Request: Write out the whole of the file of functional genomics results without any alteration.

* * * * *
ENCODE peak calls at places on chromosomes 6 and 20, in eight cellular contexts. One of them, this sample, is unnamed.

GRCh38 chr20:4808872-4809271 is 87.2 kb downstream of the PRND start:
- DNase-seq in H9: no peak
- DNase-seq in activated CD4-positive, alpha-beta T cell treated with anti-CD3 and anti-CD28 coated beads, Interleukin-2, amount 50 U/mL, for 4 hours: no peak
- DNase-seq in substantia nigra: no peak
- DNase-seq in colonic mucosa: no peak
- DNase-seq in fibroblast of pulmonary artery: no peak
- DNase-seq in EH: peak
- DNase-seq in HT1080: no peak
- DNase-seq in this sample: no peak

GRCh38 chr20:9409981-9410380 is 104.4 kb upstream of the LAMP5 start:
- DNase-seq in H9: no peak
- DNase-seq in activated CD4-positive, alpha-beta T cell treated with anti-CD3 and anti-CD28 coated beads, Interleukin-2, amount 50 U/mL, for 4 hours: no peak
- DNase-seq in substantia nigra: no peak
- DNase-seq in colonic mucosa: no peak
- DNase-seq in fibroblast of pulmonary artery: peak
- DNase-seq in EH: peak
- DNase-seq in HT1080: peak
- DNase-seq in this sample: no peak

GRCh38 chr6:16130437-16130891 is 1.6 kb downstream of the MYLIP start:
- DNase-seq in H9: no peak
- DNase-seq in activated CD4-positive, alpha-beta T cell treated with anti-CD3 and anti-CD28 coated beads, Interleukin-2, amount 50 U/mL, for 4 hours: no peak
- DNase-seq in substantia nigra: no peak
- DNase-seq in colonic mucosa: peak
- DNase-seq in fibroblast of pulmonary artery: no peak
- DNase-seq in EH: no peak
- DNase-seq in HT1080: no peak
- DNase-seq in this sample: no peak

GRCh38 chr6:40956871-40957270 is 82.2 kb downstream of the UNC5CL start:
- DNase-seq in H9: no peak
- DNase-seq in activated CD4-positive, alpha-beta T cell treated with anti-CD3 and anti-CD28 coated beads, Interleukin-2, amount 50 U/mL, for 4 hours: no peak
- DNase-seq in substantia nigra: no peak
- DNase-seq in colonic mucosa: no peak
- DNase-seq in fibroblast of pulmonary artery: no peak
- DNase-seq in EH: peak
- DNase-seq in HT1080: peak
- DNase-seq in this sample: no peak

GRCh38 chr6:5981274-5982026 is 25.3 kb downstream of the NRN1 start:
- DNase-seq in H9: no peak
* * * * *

ENCODE peak calls at places on chromosomes 6 and 20, in eight cellular contexts. One of them, this sample, is unnamed.

GRCh38 chr20:4808872-4809271 is 87.2 kb downstream of the PRND start:
- DNase-seq in H9: no peak
- DNase-seq in activated CD4-positive, alpha-beta T cell treated with anti-CD3 and anti-CD28 coated beads, Interleukin-2, amount 50 U/mL, for 4 hours: no peak
- DNase-seq in substantia nigra: no peak
- DNase-seq in colonic mucosa: no peak
- DNase-seq in fibroblast of pulmonary artery: no peak
- DNase-seq in EH: peak
- DNase-seq in HT1080: no peak
- DNase-seq in this sample: no peak

GRCh38 chr20:9409981-9410380 is 104.4 kb upstream of the LAMP5 start:
- DNase-seq in H9: no peak
- DNase-seq in activated CD4-positive, alpha-beta T cell treated with anti-CD3 and anti-CD28 coated beads, Interleukin-2, amount 50 U/mL, for 4 hours: no peak
- DNase-seq in substantia nigra: no peak
- DNase-seq in colonic mucosa: no peak
- DNase-seq in fibroblast of pulmonary artery: peak
- DNase-seq in EH: peak
- DNase-seq in HT1080: peak
- DNase-seq in this sample: no peak

GRCh38 chr6:16130437-16130891 is 1.6 kb downstream of the MYLIP start:
- DNase-seq in H9: no peak
- DNase-seq in activated CD4-positive, alpha-beta T cell treated with anti-CD3 and anti-CD28 coated beads, Interleukin-2, amount 50 U/mL, for 4 hours: no peak
- DNase-seq in substantia nigra: no peak
- DNase-seq in colonic mucosa: peak
- DNase-seq in fibroblast of pulmonary artery: no peak
- DNase-seq in EH: no peak
- DNase-seq in HT1080: no peak
- DNase-seq in this sample: no peak

GRCh38 chr6:40956871-40957270 is 82.2 kb downstream of the UNC5CL start:
- DNase-seq in H9: no peak
- DNase-seq in activated CD4-positive, alpha-beta T cell treated with anti-CD3 and anti-CD28 coated beads, Interleukin-2, amount 50 U/mL, for 4 hours: no peak
- DNase-seq in substantia nigra: no peak
- DNase-seq in colonic mucosa: no peak
- DNase-seq in fibroblast of pulmonary artery: no peak
- DNase-seq in EH: peak
- DNase-seq in HT1080: peak
- DNase-seq in this sample: no peak

GRCh38 chr6:5981274-5982026 is 25.3 kb downstream of the NRN1 start:
- DNase-seq in H9: no peak